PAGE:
Repeal Pittsburgh’s Historic Preservation Law

Pittsburgh, Pennsylvania, is the poster child for why many people hate historic preservation. Enacted in 1971 and amended several times, the law created a clunky, confusing, and biased process for designating and regulating historic landmarks and districts. Over its 51-year history, at least two Historic Review Commission chairpersons have resigned because of policy and procedural irregularities in the ways the law works.

The entire historic preservation program is overseen by a petty dictatorial bureaucrat gatekeeper many journalists who cover city government and historic preservation and residents describe in incredibly unflattering terms. These impressions are captured in this January 2022 PublicSource report on a Planning Commission historic preservation briefing about the pending nomination of the Tito-Mecca-Zizza House as a City of Pittsburgh historic site:

Uptown Partners did not participate in the briefing. Afterward, the community organization’s Executive Director Brittany McDonald wrote in the Zoom question-and-answer function that Quinn’s presentation was “inept,” displaying a “lack of professionalism and overt bias.” There was no immediate response from Quinn or the commission.

Historic preservation advocates in the city regularly pine for a better system. It is hamstrung by historical and cultural illiteracy that leads to racial bias in designating historic properties. Despite seismic shifts in professional historic preservation theory and practice towards inclusion and embracing historic places that “tell the full American story,” Pittsburgh’s historic preservation program remains mired in antiquarianism — an outdated approach that privileges pretty old buildings and sanitized histories.

Even the state’s umbrella historic preservation advocacy organization for years has maintained a hands-off approach to Pittsburgh — it’s so bad that the organization’s executive director regularly decides whether to ignore queries from people here.

All together, Pittsburgh’s historic preservation law and the ways it is implemented are bad for the city’s heritage resources; bad for historic preservation’s reputation; and, bad for taxpayers caught up in its regulatory web.

The law’s fatal flaws are fully revealed in the February 2, 2022, Historic Review Commission hearing where the body (appointed by the mayor and confirmed by City Council) evaluated the nomination of the Tito-Mecca-Zizza House. I prepared the nomination on behalf of Uptown Partners, a non-profit community development organization, and the case began its journey through the city’s broken historic preservation system in October 2021. During the February 2022 hearing, Historic Review Commission members displayed an incredible lack of familiarity with the law they were appointed to work under. Before voting against the nomination, they made repeated legally indefensible statements that were contrary to the city’s historic preservation law.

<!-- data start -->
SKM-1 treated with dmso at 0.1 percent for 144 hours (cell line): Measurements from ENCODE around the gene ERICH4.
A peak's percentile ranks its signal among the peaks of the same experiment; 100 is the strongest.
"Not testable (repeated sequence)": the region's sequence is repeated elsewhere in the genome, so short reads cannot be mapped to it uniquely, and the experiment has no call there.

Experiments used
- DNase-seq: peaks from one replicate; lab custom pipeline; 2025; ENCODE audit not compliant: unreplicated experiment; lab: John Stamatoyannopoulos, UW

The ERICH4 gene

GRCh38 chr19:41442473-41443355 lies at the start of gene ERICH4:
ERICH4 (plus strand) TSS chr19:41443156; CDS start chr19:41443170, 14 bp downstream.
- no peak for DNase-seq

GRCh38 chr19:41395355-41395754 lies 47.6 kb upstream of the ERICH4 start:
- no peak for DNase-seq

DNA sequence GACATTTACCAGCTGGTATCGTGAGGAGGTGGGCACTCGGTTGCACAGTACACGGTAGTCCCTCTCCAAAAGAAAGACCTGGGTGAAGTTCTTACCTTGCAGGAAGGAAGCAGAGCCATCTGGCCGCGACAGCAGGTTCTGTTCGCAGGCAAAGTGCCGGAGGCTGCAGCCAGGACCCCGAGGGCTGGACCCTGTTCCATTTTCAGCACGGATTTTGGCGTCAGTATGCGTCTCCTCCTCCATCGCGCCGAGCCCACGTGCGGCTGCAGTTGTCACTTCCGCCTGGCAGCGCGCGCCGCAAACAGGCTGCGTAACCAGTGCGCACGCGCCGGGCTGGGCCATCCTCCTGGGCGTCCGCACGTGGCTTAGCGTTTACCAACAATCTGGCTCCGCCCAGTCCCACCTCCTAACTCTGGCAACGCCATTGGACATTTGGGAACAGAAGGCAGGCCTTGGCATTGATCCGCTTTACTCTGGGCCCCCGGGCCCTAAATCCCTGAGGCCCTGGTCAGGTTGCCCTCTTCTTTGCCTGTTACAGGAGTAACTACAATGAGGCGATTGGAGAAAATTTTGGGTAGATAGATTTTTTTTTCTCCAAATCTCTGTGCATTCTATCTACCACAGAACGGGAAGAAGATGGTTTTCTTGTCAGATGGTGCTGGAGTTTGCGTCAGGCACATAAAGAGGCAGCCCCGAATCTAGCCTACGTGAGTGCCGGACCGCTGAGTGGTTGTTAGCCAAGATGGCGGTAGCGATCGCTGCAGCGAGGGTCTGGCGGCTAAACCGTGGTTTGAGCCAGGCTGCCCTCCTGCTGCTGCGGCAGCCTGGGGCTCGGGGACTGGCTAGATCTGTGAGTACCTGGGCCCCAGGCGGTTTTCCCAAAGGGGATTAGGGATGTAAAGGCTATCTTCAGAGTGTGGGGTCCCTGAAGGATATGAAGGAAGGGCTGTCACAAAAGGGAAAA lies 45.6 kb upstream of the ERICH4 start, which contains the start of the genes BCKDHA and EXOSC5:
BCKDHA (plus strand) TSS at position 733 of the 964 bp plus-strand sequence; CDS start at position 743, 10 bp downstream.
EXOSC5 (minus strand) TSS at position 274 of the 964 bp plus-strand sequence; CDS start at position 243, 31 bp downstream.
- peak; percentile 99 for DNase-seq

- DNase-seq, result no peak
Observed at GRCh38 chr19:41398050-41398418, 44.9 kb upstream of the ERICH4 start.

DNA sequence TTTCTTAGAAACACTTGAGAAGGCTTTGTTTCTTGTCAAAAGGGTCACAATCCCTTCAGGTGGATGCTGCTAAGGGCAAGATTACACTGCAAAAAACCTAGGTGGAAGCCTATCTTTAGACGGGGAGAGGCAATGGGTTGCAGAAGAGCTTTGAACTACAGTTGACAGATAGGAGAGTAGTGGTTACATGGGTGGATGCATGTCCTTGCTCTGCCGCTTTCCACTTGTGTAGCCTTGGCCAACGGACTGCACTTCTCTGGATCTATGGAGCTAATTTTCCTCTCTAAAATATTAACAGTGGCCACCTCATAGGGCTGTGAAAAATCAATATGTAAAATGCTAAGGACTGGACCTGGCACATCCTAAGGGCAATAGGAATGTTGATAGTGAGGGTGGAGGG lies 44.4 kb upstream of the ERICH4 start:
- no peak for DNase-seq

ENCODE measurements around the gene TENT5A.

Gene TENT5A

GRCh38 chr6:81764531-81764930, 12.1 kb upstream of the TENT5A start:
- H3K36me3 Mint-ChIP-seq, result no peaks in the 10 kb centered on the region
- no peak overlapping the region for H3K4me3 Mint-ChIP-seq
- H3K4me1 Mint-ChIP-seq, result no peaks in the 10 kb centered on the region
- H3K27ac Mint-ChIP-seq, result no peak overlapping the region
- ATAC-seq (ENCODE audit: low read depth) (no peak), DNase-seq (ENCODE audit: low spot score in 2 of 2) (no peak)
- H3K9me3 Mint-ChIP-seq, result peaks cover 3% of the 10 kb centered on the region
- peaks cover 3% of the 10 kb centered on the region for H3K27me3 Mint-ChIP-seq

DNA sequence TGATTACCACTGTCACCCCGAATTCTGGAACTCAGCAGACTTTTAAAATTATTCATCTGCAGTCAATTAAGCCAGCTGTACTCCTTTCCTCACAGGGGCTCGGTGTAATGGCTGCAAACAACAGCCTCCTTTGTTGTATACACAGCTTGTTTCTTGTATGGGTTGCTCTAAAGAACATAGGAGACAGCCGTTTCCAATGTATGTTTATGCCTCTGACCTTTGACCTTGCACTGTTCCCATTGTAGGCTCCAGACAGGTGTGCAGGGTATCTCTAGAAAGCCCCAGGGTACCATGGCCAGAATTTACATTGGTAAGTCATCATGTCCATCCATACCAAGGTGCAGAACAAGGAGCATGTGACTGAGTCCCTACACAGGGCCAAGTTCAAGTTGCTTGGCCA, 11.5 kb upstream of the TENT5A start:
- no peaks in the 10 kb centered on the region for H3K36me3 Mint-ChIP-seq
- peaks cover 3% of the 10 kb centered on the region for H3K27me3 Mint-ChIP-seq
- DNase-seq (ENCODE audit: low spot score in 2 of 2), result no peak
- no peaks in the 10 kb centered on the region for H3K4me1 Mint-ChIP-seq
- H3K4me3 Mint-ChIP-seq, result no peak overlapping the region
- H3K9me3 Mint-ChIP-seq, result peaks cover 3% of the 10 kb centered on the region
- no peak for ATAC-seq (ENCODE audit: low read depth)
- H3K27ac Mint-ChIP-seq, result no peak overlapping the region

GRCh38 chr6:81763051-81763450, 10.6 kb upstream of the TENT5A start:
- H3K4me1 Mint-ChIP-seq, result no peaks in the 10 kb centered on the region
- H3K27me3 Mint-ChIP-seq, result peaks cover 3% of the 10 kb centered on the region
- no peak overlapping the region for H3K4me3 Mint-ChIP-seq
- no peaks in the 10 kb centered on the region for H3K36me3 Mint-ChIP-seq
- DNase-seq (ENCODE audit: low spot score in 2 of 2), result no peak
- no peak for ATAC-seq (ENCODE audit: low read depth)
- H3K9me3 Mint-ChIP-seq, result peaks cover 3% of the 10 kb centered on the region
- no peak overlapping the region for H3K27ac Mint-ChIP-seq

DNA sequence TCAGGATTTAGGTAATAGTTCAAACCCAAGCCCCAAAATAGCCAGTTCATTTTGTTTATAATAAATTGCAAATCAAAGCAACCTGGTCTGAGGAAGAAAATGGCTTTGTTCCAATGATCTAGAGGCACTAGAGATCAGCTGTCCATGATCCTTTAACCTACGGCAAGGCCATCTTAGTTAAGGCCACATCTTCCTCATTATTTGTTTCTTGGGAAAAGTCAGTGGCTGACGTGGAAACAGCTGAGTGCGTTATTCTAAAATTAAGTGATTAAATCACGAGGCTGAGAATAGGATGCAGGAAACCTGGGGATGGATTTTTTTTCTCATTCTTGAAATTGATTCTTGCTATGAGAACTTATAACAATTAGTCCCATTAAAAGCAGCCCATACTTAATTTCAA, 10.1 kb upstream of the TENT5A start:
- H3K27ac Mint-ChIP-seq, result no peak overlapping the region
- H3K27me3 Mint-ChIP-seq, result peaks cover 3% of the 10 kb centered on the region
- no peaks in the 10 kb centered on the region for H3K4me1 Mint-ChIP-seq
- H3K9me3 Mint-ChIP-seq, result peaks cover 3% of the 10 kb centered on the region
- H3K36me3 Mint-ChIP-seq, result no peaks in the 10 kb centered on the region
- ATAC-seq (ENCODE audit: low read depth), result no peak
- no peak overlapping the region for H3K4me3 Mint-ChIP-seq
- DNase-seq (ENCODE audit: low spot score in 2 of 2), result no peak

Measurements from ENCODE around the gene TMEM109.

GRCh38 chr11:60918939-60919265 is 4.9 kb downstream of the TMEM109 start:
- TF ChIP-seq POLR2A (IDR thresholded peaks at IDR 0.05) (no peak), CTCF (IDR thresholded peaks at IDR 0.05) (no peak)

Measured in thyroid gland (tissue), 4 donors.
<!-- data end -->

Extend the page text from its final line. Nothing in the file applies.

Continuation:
Ultimately, the Pittsburgh Historic Review Commission declined to support the Tito-Mecca-Zizza House nomination despite overwhelming support by leading academics in the fields of African American history, Italian-American history and culture, architectural history, sports history, and Pittsburgh history. Two of Pittsburgh’s three citywide historic preservation advocacy groups supported the nomination as did many community groups and neighborhood residents.

The February hearing was held virtually and it was streamed live to YouTube where people all around the country with a stake in the Tito-Mecca-Zizza House had a chance to watch what one observer described as a “shit show.” After the hearing, one of the Tito family descendants who lives in California and who is deeply invested in the property’s history wrote in a Facebook post:

During these meetings, my family where called – mafia, racist, criminals and disparaged in many many more ways. That with-standings, to lose this last tangible part of this Pittsburgh history remains a very sad commentary for The City.

I will have a lot more to say about historic preservation policy in Pittsburgh and this case over the coming weeks. Next up in this series: a regulatory Rube Goldberg machine.

Originally posted:

About David Rotenstein

David Rotenstein is a historian and writer specializing in documenting erased and forgotten stories.
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1 Response to Repeal Pittsburgh’s Historic Preservation Law

  1. Brittany M. says:

    Great article! Thank you for bringing mre attention to the much needed overhaul of the HRC and their policy. However, my comments about unprofessionalism and overt bias is directed at the commissioners specifically. Public Source did a terrible job quoting me.

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